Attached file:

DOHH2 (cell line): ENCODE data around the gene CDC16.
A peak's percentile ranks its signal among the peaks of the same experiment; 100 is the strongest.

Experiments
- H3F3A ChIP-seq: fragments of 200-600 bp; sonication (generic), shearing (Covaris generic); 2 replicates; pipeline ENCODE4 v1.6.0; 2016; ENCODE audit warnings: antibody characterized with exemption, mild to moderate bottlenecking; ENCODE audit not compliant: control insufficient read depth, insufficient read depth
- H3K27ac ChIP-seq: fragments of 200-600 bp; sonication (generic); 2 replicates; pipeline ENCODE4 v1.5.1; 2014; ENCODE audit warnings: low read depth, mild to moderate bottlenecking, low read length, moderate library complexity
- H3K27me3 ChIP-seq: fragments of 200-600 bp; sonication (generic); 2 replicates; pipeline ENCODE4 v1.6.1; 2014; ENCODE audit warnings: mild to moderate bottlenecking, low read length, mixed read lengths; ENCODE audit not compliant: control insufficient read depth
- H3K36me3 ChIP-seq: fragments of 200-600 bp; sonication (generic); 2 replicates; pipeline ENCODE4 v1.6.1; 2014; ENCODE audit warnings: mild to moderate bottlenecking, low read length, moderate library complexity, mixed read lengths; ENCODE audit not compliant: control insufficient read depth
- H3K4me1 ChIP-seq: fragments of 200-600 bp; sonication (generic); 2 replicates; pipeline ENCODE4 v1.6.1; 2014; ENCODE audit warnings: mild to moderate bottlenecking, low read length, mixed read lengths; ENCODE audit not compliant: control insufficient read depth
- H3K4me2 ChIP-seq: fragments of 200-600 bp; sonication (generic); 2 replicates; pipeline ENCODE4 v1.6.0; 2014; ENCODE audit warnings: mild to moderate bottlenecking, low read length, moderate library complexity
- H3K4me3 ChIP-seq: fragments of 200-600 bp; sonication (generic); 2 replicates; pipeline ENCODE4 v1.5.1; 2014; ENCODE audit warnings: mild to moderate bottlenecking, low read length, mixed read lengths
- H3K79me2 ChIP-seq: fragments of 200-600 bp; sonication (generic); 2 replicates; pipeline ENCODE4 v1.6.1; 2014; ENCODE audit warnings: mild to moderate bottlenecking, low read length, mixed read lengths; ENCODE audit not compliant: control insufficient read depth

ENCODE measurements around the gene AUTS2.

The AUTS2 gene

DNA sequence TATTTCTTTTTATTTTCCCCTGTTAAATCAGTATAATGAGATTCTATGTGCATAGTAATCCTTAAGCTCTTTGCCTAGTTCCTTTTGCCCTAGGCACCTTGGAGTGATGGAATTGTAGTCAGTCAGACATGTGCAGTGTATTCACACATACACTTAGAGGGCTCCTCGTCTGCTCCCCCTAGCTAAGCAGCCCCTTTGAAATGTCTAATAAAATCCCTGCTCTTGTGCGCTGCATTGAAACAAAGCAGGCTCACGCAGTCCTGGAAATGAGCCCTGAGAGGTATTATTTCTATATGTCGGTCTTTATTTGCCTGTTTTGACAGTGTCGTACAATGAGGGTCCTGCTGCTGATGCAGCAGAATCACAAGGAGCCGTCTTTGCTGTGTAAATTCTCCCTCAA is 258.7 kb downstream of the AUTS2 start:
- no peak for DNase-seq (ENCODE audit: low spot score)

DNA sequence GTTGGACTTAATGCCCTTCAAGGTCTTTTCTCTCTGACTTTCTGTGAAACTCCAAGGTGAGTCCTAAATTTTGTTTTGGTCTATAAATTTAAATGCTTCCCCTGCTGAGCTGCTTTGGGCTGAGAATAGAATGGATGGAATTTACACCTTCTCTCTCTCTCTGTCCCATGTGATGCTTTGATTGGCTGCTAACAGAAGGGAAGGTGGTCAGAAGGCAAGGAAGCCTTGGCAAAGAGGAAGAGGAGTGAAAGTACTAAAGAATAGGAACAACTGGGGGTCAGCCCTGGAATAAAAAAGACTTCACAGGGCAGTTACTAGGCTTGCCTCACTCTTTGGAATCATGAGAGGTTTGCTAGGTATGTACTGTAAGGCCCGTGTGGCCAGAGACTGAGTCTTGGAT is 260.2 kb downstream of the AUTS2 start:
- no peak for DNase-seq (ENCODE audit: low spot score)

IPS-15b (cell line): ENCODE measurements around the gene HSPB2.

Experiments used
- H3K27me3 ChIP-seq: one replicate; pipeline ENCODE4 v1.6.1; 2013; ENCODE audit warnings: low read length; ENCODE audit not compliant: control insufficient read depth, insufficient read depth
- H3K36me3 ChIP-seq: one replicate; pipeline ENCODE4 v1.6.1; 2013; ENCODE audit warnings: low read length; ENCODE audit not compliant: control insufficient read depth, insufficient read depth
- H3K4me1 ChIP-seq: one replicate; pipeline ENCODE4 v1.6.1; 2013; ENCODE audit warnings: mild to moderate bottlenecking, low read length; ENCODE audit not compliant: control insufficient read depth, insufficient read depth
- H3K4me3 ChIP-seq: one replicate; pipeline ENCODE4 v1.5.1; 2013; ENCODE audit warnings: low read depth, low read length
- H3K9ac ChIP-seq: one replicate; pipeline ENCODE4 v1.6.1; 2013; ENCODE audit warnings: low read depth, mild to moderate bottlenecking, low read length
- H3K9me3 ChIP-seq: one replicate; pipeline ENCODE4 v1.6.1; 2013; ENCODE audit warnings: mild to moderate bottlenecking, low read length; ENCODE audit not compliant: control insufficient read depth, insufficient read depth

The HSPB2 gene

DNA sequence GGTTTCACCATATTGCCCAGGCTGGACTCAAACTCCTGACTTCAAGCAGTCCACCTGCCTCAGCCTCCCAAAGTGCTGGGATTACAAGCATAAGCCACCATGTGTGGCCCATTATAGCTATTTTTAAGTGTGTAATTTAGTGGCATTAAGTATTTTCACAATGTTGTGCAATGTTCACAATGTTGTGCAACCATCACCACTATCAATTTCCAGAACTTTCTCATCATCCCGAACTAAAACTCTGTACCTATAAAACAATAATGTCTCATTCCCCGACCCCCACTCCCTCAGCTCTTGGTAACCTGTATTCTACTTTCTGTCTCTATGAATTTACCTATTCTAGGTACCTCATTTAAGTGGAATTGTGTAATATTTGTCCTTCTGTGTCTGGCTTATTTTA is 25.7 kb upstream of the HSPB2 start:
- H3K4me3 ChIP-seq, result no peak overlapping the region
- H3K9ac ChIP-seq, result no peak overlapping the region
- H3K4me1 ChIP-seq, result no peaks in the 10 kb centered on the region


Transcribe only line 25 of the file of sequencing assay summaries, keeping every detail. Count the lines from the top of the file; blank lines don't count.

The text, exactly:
- H3K9me3 ChIP-seq: one replicate; pipeline ENCODE4 v1.6.1; 2013; ENCODE audit warnings: mild to moderate bottlenecking, low read length; ENCODE audit not compliant: control insufficient read depth, insufficient read depth